We need to encourage a relationship with our farm animals that is mutualy beneficial. Farmers are not evil, they are just supplying the demand of the consumer: good food as cheap as possible. Evolutionarily, farm animals have done very well under the management of farmers. There are close to 20 billion chickens, 1.5 billion cattle, and 1 billion pigs in the world (1). As an evolutionary strategy, being domesticated has worked very well. However, there is always room for improvement and every industry could improve the way they care for their animals to maximize their quality of life.
Grass fed and finished beef cattle already live a life very close to nature, and when they are managed with rotational grazing, they can sequester carbon in the soil and actually improve the environment (2). Demand for grass fed beef is increasing but the bull calves of the dairy industry could also be raised as grass fed beef. Instead they are typically kept as veal. Beef sourced from the dairy industry would be even more sustainable than regular grass fed beef because the mothers are hard working dairy cows.
Demand for grass fed dairy products are also increasing, but there remains one major hurdle to giving these mother cows a great quality of life. It is still standard practice on dairy farms to remove calves as soon as possible. Leaving calves with their mothers is considered irresponsible because of the higher death rates in newborn calves. The largest concern is pneumonia. However, pneumonia is a direct result of poor housing conditions. Calves are often housed in barns with modern ventilation systems to prevent lung infections and maintain health and vitality. With a little more ingenuity, we could design facilities with modern venitilation systems where cows and their calves can both thrive, so that separating them will no longer be necessary.
Chicken is the most popular meat in the developed world. However, most consumers are unaware that chickens only live to be six weeks old. To maximize their quality of life, farm animals should at least be able to live to their mature size. An alternative could be free range turkey products cut to an equivalent portion size, and allow chickens to live a longer life laying eggs. Free range poultry is great for improving the birds quality of life, but better yet would be pasture raised birds. They are cleaner and have more bugs to eat when they are on rotating pastures, allowing for healthier birds and a healthier environment.
Pigs are incredibly intelligent and, like dogs, are easily frustrated with a lack of stimulation. Pigs evolved in forests and would find endless stimulation if they were raised in mixed woods and pastures. Pigs keep a forest in a state of transition which is actually when it sequesters the most carbon per year. Their destructive nature actually benefits the environment while keeping them entertained. In modern agriculture, mother pigs are typically housed in farrowing crates while nursing to prevent them from crushing their piglets - farrowing crates are tiny pens designed to stop the mother from moving. There is research that shows there isn't much difference between standard farrowing systems and outdoor free range farrowing huts when it comes to mortality rates(3). So there is opportunity to improve the quality of life of these mother pigs as well.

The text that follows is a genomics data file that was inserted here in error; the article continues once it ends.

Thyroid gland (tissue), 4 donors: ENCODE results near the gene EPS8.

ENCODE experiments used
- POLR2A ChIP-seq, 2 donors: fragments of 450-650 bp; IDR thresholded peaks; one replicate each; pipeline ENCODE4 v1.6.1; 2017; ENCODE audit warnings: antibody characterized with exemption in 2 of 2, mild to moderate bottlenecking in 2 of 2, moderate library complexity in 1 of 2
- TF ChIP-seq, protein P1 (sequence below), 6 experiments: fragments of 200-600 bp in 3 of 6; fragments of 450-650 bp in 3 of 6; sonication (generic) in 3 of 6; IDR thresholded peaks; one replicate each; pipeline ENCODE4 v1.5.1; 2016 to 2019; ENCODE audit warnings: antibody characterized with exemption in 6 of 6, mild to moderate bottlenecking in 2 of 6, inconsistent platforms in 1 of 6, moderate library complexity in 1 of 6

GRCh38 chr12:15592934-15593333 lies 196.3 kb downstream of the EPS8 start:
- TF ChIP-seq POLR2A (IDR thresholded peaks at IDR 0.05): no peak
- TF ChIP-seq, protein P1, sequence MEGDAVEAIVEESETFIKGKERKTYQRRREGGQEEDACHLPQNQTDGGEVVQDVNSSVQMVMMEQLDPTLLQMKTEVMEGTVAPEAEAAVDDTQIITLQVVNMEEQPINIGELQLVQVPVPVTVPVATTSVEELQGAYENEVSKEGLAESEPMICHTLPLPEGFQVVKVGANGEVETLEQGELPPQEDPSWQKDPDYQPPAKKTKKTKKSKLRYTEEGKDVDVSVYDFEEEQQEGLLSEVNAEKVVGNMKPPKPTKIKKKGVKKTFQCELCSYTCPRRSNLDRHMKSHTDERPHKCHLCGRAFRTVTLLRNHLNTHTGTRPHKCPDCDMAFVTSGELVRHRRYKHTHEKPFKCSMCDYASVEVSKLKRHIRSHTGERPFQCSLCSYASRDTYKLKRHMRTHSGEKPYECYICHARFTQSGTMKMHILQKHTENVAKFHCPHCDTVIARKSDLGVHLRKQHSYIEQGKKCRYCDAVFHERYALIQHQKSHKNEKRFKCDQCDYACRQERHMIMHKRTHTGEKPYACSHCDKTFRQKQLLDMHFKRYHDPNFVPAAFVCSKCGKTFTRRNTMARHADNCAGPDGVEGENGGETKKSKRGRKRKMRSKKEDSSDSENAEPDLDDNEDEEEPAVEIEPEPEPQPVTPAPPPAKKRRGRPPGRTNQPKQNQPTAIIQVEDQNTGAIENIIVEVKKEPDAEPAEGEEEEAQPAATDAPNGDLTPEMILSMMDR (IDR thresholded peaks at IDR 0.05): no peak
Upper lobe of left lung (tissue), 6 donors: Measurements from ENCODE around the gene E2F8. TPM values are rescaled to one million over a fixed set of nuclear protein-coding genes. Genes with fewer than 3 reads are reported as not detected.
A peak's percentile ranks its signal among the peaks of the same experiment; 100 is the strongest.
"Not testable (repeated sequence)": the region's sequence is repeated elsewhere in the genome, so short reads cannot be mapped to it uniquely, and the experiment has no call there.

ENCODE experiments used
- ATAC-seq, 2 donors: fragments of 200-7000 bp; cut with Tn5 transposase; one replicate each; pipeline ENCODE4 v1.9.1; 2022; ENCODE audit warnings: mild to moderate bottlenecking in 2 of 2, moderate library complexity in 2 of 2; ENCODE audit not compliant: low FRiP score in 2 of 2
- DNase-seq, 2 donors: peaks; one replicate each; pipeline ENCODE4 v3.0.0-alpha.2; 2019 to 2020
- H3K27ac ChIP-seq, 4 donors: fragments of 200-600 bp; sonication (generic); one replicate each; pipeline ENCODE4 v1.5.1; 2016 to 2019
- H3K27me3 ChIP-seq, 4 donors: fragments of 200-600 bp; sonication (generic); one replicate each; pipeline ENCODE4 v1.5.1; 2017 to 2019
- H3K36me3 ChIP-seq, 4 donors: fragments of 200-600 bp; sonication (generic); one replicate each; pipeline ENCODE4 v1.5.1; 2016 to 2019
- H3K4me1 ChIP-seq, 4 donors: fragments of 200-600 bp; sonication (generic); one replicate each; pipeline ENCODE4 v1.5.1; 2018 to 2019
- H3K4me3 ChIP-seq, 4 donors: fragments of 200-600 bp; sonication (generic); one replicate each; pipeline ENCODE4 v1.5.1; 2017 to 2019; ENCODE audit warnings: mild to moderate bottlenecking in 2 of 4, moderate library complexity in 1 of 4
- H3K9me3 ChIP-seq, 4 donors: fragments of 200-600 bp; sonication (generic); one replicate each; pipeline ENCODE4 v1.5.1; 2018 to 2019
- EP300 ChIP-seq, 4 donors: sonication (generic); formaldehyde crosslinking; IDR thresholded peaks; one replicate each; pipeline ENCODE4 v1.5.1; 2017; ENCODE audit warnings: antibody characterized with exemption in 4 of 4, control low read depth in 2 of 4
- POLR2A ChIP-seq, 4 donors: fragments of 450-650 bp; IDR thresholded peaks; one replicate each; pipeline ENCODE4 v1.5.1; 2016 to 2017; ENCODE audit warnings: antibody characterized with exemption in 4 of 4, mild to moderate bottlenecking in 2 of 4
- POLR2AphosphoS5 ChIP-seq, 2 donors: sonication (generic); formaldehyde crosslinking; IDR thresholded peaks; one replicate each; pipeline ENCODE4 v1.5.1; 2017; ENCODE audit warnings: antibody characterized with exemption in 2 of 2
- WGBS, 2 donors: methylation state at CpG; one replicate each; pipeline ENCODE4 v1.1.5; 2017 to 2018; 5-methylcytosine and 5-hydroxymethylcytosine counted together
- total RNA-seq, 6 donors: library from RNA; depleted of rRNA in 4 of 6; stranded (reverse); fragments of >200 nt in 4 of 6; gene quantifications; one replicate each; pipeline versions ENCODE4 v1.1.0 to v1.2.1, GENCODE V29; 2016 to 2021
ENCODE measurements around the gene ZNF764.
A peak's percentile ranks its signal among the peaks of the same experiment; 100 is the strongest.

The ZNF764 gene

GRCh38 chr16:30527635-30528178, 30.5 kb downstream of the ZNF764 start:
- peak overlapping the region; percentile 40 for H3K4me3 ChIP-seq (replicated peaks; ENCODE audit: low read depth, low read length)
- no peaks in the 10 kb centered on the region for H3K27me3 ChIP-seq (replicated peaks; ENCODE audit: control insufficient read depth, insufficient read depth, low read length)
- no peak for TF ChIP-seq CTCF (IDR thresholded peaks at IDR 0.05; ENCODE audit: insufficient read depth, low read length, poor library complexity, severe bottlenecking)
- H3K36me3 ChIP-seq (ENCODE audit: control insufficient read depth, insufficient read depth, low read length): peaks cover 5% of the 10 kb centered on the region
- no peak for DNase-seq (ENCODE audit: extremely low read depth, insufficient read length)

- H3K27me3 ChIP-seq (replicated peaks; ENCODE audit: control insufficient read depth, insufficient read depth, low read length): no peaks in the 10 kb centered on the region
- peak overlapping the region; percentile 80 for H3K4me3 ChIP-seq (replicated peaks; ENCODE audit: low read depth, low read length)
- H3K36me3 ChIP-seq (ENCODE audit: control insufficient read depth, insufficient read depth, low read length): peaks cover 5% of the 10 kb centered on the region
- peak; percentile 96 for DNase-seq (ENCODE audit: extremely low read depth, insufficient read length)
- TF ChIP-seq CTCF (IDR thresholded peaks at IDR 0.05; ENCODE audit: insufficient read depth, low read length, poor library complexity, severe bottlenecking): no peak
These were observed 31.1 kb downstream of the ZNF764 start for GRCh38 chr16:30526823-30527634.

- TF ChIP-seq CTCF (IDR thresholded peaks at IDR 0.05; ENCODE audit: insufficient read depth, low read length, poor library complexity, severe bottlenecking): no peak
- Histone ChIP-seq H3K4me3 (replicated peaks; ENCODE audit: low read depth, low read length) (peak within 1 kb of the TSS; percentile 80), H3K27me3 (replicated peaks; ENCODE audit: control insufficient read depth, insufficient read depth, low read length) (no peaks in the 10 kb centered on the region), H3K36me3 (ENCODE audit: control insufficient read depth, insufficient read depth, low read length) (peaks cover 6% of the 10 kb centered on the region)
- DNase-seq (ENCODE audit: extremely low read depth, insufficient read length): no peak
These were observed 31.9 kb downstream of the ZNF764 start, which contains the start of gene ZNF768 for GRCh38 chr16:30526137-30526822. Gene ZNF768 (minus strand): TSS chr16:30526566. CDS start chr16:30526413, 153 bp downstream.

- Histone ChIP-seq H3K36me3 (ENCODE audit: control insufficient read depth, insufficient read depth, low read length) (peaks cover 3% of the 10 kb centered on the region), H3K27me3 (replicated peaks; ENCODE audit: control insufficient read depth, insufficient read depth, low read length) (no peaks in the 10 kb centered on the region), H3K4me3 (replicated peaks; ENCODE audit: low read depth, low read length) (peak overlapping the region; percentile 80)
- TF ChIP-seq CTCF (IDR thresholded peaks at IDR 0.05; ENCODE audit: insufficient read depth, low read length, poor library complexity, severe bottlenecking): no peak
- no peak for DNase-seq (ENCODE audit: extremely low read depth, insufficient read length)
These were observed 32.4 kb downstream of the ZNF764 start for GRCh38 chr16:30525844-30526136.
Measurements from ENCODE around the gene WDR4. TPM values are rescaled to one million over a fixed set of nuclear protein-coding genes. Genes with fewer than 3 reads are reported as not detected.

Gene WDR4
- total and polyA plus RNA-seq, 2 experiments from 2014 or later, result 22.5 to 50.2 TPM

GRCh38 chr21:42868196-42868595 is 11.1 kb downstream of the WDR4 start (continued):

Consumers are becoming more aware of the benefits of wild caught fish. However, not all wild caught fish are created equal. It is important buy from a responsibly managed fishery that avoids over fishing and damaging the environment.
Cost of Production:
The obvious argument is that it is unrealistic to prioritize an animal's quality of life, because it will increase the cost of production. This isn't necessarily true, especially when comparing the full life cycle of grass fed beef from the dairy industry to regular grass fed beef where the mother isn't producing anything for the rest of the year. In the long term, these production models will naturally become more efficient. This is what happened with fair trade coffee. Today, we can find fair trade and regular coffee for essentially the same price. It is the intent to maximize quality of life that will lead to creative solutions over time. A market must exist for ethical meat to provide the breeding grounds for continued innovation. The goal of "Moral Eats" is to improve the lives of farm animals by creating and supplying the demand for ethically raised meat. Join our mailing list to show your support.
1. Robinson TP, Wint WGR, Conchedda G, Van Boeckel TP, Ercoli V Palamara E, Cinardi G, D'Aietti L, Hay SI, Gilbert M. Mapping the global Distribution of Livestock. Journals Plos One. 2014; 10.1371
2. Stanley PL, Rawntree JE, Beede DK DeLonge MS Hamm MW. Impact of soil carbon sequestration on life cycle greenhouse gas emissions in Midwestern USA beef finishing systems. Science Direct. 2018;162. 249-58
3. Johnson AK, Marrow-Tesch JL, McGlone JJ. Behavior and performance of lactating sows and piglets indoors or outdoors. J Animals Sci. 2001;79:2571-9.